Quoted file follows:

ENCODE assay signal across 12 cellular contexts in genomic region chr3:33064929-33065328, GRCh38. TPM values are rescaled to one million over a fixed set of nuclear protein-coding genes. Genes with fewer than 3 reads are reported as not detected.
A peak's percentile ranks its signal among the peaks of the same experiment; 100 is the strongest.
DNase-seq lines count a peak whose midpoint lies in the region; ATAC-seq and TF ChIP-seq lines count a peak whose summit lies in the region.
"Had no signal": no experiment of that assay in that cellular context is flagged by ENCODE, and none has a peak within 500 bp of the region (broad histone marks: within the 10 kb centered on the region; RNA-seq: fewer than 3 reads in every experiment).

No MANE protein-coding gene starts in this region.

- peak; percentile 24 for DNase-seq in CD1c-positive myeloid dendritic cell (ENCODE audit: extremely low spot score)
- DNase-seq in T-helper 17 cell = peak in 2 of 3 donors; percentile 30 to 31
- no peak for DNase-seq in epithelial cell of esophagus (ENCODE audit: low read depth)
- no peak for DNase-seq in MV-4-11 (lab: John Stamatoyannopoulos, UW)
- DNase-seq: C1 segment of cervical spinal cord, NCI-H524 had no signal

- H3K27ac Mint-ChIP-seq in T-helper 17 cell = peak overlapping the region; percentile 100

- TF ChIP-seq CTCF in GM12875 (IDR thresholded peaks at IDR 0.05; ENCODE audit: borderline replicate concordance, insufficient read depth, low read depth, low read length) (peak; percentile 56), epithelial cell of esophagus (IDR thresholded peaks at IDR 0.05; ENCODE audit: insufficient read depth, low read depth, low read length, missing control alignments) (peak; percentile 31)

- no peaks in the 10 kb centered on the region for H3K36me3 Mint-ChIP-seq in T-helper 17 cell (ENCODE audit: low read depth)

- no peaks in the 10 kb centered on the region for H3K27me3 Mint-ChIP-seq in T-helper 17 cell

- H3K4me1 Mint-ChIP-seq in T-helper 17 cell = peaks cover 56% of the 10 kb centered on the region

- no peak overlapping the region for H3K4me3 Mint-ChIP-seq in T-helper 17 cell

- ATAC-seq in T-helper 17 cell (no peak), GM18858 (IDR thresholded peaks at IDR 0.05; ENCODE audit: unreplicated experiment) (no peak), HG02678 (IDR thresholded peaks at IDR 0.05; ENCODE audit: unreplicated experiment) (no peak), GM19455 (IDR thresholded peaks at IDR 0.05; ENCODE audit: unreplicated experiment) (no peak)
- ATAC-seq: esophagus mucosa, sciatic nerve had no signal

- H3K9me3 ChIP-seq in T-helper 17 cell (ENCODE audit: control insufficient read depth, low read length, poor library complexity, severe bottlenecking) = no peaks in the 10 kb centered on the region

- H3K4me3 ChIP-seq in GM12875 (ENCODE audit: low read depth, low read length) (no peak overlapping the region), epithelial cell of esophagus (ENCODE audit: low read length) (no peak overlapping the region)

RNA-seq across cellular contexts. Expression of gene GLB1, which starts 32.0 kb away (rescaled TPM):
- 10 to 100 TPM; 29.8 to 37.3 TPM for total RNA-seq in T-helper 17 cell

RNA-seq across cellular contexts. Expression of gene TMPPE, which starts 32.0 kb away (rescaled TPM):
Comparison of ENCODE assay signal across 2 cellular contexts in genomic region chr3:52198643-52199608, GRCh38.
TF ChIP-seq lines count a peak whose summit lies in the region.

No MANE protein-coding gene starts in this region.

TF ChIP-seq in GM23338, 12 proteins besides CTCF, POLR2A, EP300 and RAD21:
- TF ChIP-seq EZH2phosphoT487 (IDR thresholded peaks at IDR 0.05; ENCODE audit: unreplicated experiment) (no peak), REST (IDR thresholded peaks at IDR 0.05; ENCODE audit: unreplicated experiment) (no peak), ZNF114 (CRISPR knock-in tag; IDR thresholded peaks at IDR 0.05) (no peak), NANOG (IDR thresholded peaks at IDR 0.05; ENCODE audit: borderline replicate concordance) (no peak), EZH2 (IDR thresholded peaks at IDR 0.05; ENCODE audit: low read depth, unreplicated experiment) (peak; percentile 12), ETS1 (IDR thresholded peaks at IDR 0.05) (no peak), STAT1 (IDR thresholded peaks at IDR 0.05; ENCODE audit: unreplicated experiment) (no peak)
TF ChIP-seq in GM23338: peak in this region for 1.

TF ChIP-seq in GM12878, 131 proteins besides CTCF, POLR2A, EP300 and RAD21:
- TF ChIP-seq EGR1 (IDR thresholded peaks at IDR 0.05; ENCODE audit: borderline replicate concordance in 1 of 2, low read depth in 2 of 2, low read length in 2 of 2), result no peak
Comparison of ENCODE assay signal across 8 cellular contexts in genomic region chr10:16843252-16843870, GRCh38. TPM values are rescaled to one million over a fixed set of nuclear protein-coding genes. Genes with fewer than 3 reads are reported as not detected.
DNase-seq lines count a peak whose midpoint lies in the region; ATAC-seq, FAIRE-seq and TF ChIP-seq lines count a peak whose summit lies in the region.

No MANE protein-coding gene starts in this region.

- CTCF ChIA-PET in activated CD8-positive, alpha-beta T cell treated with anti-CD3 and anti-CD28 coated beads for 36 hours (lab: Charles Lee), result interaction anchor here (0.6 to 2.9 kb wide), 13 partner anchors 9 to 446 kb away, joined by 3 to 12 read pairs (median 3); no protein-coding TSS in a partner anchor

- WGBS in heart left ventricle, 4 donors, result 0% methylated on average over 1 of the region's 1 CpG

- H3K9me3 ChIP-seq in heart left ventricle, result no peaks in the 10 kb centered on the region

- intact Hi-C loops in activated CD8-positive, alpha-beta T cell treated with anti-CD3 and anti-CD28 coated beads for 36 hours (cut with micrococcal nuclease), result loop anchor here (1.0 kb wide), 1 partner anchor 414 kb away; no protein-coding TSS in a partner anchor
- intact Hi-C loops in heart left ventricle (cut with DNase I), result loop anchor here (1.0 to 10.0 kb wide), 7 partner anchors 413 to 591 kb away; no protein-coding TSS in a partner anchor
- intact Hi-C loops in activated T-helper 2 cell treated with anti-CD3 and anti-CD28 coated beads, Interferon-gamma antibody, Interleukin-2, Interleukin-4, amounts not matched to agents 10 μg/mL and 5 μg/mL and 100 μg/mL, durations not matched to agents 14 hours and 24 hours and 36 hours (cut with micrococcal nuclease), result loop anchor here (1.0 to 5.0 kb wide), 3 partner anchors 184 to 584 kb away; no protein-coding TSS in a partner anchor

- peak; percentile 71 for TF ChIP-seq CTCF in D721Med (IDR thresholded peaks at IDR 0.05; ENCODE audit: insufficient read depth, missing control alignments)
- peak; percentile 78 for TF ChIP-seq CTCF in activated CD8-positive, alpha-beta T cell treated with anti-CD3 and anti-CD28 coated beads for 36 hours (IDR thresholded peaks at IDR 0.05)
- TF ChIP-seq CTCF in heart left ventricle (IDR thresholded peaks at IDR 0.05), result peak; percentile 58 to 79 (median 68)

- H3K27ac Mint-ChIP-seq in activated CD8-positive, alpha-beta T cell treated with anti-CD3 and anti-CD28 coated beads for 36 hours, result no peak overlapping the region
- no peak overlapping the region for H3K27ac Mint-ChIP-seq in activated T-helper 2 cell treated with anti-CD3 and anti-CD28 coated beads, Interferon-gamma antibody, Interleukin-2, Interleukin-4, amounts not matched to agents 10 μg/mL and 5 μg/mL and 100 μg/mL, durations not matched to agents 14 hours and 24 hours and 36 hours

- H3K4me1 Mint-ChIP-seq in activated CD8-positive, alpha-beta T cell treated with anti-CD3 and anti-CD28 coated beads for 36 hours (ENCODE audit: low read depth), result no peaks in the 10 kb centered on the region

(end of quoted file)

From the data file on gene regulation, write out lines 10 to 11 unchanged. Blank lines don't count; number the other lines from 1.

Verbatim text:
- DNase-seq: C1 segment of cervical spinal cord, NCI-H524 had no signal

- H3K27ac Mint-ChIP-seq in T-helper 17 cell = peak overlapping the region; percentile 100